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Combining technology and strategy for efficiency

BY: Emmanuel Bruce
Prof Robert Ebo Hinson
Prof Robert Ebo Hinson

The need for businesses to leverage strategy and technology effectively in their operations to guarantee efficiency and growth cannot be over-emphasised.

It is for this reason that the Springboard, Your Virtual University, a radio programme on Joy FM, used last Sunday’s edition to educate businesses on how to combine technology with strategy.

The show which is hosted by Rev Albert Ocran had Sales and Distribution Executive of MTN Ghana, Mr Eric Nsarkoh,and Professor Robert Ebo Hinson of the University Of Ghana Business School.

Citing a report by the African Development Bank (ADB) which indicates that by 2025, mobile phone coverage in Africa will be almost universal and the population of the continent will be over two billion, mostly made up of the youth, Prof. Hinson pointed out that businesses had to look at some of these demographics and start planning now by combining technology and strategy.

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“When you look at some of these demographics, you need to start planning for where you are going. As a business, if you don’t think about how you are going to engage with changes in demographics and changes in preferences, you will not do too well,” he stated.

Quoting from a book titled ‘Be Our Guest’, he added that, “in this volatile business environment of ours, we cannot afford to rest on our laurels or even pause and retrospect. Times and conditions change so rapidly that we must keep our aim constantly focused on the future. Combining strategy and technology is the best way of preparing for the future and effectively compete.”

Mr Nsarkoh, for his part, said as individuals and businesses sought to improve on a daily basis, it was very necessary to connect technology with strategy.

“I am yet to see any individual or group of people who are not aspiring to be more efficient and to be able to create better innovations in their lives to solve problems in different ways. For this to be possible, we need to combine technology and strategy,” he noted.

“As we explore the things that constrain us as a country, I often hear the debate about which ideas are superior to the other and which initiatives are better, but I think the collective process of adopting better technologies and transformational engines within the way we operate has not really being addressed,” he pointed out.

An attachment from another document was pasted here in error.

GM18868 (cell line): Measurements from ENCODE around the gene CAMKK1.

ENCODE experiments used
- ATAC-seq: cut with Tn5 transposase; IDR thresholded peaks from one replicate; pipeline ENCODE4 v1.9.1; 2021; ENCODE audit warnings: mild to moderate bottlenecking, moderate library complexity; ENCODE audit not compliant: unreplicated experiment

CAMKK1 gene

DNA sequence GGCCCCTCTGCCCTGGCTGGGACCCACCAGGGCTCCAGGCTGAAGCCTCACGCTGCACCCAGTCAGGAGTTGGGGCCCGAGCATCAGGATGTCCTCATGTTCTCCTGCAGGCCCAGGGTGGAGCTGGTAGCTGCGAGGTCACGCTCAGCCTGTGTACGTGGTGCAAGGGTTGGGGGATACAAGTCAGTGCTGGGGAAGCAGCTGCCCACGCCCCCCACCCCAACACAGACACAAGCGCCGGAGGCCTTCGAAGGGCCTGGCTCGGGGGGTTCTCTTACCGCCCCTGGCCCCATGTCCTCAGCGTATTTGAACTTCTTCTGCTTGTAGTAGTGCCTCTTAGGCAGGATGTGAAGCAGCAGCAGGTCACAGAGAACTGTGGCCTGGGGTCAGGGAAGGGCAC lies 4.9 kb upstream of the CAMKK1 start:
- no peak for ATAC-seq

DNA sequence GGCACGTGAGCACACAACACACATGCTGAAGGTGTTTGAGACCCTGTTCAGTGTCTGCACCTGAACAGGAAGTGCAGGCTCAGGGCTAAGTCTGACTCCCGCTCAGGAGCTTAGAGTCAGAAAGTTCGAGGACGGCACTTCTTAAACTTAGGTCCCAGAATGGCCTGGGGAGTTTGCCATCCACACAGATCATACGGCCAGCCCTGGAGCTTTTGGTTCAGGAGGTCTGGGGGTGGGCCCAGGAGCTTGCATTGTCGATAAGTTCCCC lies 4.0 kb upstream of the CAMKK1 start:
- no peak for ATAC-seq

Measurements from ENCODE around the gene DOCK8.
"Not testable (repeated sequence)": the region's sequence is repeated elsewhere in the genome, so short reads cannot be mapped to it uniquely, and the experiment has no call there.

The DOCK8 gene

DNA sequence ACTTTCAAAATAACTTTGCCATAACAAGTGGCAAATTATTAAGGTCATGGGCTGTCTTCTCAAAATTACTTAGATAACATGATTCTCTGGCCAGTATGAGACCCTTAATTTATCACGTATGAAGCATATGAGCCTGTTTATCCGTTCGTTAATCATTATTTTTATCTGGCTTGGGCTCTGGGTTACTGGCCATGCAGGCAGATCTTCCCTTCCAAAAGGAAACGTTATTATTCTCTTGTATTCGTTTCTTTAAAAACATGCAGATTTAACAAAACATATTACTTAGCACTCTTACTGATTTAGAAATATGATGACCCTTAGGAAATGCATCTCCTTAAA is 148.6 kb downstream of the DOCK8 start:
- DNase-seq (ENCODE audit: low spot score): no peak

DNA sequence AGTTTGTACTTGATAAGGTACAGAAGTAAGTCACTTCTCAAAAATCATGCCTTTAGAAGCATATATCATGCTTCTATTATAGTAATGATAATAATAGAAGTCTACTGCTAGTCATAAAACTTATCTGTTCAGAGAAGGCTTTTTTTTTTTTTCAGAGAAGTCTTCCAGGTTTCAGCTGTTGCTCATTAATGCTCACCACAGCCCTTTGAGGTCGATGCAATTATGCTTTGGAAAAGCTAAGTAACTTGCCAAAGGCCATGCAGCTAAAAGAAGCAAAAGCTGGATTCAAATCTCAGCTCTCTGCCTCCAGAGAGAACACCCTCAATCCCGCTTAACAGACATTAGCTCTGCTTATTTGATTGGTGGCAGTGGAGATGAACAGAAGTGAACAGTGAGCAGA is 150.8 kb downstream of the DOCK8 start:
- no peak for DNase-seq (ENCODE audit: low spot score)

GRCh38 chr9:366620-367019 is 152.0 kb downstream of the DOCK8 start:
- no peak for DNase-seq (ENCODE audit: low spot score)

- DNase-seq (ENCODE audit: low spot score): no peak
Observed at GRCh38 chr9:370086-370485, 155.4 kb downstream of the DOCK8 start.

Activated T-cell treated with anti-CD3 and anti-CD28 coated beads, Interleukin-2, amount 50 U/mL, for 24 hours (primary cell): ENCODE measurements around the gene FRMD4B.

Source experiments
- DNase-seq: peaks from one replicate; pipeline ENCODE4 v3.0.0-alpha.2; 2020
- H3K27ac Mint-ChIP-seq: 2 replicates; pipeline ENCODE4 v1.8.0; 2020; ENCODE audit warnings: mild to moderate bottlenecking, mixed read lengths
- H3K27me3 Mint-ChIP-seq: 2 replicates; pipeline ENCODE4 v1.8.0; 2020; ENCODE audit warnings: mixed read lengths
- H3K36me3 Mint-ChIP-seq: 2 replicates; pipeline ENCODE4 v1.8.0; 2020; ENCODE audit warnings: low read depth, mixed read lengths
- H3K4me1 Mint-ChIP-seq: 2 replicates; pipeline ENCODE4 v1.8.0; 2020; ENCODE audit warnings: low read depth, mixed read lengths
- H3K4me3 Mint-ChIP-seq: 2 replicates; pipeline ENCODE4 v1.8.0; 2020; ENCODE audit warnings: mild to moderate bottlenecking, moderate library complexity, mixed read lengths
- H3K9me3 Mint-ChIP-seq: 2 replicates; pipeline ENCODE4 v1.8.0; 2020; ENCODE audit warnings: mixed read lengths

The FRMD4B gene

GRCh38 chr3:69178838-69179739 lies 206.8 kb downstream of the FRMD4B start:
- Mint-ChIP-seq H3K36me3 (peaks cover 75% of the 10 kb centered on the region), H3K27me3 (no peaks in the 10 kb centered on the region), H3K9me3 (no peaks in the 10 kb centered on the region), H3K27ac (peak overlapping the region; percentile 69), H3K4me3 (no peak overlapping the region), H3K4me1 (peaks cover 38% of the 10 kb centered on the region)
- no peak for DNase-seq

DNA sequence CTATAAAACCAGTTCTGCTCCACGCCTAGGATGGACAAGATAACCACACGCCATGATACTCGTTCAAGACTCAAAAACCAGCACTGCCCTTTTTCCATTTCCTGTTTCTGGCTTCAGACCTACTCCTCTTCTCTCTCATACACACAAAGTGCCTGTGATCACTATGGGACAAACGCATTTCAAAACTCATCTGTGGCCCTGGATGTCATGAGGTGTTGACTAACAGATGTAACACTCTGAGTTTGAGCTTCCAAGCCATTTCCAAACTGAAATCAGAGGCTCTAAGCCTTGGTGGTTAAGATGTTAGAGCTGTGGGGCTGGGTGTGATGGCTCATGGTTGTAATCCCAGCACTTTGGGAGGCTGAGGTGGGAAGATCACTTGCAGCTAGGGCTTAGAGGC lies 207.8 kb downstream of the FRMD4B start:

“Today we are talking about roads, next time water, and another time housing but we are not taking care of the fact that the execution requires systems, strategies, technology, and transformation so we end up being always unhappy with the outcome,” he added.

Experience economy

Prof. Hinson, touching on the changes in customer preferences said life had moved from consumption to experiences.

“We had the product era, we had the services era and now we are in an experience economy so even though individuals are aspiring to get better, they are also desiring good experiences. People have rising affluence, their time is short, and have more choices so yes, we want to improve but I guess one of the fundamental things undergirding this social shifts and the way we are conducting ourselves is the fact that we all desire excellent experiences,” he stated.

“If you go to the Havard University now, the engineering and business schools are marrying and they are coming up with a new Master’s programme that takes the best of technology and the best of their MBA programme and they are marrying them to create new leaders,” he added.

He added that “people want to get better, they want to rise to the expectation of the changing market place but technology is just a facilitator and if you don’t understand what you are applying the technology to, society will not improve, customers will not have good choices and people generally cannot make the kind of changes in their life that they find satisfactory.”